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Republicans for 'Sesame Street'

Op-Ed

It's possible to support Mitt Romney and Big Bird too.

October 16, 2012|By Jo Ellen Chatham
  • The "Sesame Street" character Big Bird is seen arriving to the Daytime Emmy Awards in Los Angeles in 2009. According to Nielsen, 82% of children ages 2 to 11 watch PBS, and 10 million children access pbskids.org every month. It is free for all who use it.
The "Sesame Street" character Big Bird is seen arriving to the… (Matt Sayles / Associated…)

I am a conservative Republican and first vice chairman emeritus of the GOP in one of the nation's famously Republican counties, Orange County. I will vote for Mitt Romney and will encourage others to do so. However, if he becomes our next president, I will join hands with millions of others to vigorously oppose his goal to eliminate federal funding for PBS.

The reasons for keeping funding are simple, if not readily apparent to Romney. Let me explain.

Our nation's economic and social prosperity depends on a highly literate population. Studies have shown that increasing literacy reduces crime along with the $73 billion spent per year on unnecessary health expenses attributed to poverty. And according to the Economist, the 25 fastest-growing jobs in the United States require workers with higher than average literacy skills. Yet nearly half of American children are not prepared to succeed when they enter kindergarten. Children in poverty are at an even greater disadvantage, especially in literacy skills. Seventy percent of all eighth-graders and 65% of all 12th-graders read below their grade level.

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Not all children have access to the best schools or curricula. That's why PBS is so important. Today, PBS, along with its websites and mobile apps, is the nation's largest classroom. It is the No. 1 media content source for preschool teachers and the undisputed leader in children's programming. According to Nielsen, 82% of children ages 2 to 11 watch PBS, and 10 million children access pbskids.org every month. It is free for all who use it.

Dozens of rigorous, independent studies have shown that PBS children's programming results in dramatically improved literacy skills, which narrows the achievement gap between low-income and middle-income kids and increases the desire of kids to read and visit libraries and bookstores. The impact of PBS on preparing preschoolers for school, especially among low-income families, is nothing less than astounding.

Research also demonstrates that students involved with the fine arts achieve higher levels of academic success. Most of us know from personal experience that the arts bring people together, break down barriers, expand horizons and help spirits soar. Yet schools are cutting arts programs, and commercial television has all but abandoned the arts. This makes PBS, as well as the Internet, an important portal to the arts.

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Public TV's "Austin City Limits," "Great Performances" and other shows — whether viewed on the air or on podcasts or over the Internet — are the main way many Americans, especially older, lower-income, ethnic minority and rural Americans, can participate in theater and concerts.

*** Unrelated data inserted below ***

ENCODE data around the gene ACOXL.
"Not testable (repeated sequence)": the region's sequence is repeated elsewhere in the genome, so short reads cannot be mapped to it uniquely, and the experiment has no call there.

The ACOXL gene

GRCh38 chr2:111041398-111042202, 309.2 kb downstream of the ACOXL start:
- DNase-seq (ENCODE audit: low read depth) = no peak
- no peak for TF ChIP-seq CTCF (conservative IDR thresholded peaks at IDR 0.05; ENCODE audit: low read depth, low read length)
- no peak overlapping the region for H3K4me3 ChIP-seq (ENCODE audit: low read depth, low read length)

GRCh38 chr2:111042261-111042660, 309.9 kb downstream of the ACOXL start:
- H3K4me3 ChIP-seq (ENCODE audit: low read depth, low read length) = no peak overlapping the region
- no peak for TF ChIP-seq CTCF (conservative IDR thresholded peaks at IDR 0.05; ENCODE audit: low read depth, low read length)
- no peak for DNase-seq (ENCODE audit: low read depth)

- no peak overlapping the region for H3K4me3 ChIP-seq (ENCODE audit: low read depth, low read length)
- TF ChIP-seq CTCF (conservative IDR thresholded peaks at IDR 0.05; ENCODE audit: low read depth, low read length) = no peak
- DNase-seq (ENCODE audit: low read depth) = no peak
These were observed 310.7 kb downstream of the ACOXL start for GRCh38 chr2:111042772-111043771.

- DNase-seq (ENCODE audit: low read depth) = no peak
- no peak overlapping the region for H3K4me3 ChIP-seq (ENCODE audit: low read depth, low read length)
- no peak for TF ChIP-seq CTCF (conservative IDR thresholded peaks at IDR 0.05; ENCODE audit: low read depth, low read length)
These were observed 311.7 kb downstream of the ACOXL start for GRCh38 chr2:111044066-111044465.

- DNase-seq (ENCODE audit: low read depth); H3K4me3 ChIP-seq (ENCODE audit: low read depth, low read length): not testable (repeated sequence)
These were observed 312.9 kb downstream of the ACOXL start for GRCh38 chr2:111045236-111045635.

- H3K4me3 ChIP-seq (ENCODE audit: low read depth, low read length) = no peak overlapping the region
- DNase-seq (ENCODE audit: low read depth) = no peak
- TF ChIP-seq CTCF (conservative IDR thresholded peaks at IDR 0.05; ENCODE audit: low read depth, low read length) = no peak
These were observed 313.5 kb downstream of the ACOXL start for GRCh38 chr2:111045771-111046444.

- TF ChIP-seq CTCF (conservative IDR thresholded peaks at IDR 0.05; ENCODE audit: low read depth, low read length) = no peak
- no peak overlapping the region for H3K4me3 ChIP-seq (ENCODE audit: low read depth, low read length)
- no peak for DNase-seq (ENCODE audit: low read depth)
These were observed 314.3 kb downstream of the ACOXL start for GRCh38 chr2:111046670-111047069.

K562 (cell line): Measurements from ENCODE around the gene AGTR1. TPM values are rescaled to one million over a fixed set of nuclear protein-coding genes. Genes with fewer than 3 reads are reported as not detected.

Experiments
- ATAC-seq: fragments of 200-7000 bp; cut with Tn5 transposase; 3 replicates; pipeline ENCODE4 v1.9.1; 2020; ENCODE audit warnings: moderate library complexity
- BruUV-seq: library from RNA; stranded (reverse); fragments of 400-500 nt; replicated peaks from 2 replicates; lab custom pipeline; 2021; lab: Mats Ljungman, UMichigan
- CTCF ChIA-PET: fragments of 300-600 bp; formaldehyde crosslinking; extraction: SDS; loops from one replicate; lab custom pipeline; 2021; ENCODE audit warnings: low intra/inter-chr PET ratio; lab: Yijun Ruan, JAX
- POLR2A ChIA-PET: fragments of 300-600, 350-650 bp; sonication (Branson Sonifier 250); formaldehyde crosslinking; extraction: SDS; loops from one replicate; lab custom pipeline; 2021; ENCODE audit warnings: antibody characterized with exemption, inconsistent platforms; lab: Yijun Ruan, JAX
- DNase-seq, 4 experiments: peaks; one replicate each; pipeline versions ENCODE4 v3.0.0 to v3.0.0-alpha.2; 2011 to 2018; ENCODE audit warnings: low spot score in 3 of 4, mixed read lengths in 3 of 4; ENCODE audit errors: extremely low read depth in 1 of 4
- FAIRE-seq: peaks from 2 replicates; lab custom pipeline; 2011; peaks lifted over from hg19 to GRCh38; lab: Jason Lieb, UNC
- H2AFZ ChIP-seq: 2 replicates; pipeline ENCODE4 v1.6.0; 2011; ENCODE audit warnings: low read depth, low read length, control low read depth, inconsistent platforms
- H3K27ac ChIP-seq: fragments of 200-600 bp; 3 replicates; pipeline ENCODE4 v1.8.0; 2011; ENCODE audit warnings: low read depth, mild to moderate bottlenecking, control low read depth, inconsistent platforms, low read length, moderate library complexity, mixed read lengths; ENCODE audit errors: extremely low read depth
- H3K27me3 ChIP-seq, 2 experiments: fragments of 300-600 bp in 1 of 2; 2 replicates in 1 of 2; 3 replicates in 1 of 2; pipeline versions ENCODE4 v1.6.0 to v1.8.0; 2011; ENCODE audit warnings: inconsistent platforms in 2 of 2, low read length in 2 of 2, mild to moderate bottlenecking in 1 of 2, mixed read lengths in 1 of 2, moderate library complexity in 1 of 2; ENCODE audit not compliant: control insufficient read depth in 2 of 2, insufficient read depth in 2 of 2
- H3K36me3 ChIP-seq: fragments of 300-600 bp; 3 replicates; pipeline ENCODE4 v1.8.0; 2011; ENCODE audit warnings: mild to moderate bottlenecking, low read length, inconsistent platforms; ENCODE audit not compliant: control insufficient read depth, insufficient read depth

For example, when Gilbert and Sullivan's "H.M.S. Pinafore" was taped at the Guthrie Theater in Minneapolis, it played to a sold-out crowd. However, more than 2.1 million Americans had a front-row seat watching it on PBS. Had PBS viewers purchased tickets, the theater would have been sold out 1,900 times.

Public media provide the platform on which "Sesame Street" and other noncommercial programs offer preschool literacy and math learning for millions of children, especially those in low-income families. PBS brings world-class professors to the most remote schools in the country through "virtual high schools" it operates across the United States. PBS runs the most comprehensive GED program for hundreds of thousands of people whose high school education was interrupted prior to completion.

PBS is an excellent investment. For every dollar received from the federal government, PBS stations (all of which are locally owned and controlled) raise six dollars. Zeroing out federal funding for public broadcasting won't end "Sesame Street," which has many funding sources, but it could end the broad reach of PBS and its ability to get Big Bird and so much more to rural areas and small towns where it's needed most.

PBS treats its audience as citizens, not consumers. Its value is proven: 123 million Americans watch PBS each month and, for the ninth consecutive year, polling by the nonpartisan research companies Harris Interactive and ORC Online Caravan found that PBS is rated as the most trustworthy among nationally known organizations (including Congress and the courts). Seventy-nine percent of the public supports continuing public television's current level of funding, and, despite what you hear, 53% of political conservatives (like me!) oppose elimination of federal funding for PBS.

The public-private partnership of public television unquestionably reaps enormous dividends, not only educational and cultural but economic as well. Far from being a cultural luxury, PBS is a proven national asset that must be preserved and protected.

Jo Ellen Chatham is co-chairman of the PBS SoCal (KOCE) board of trustees.

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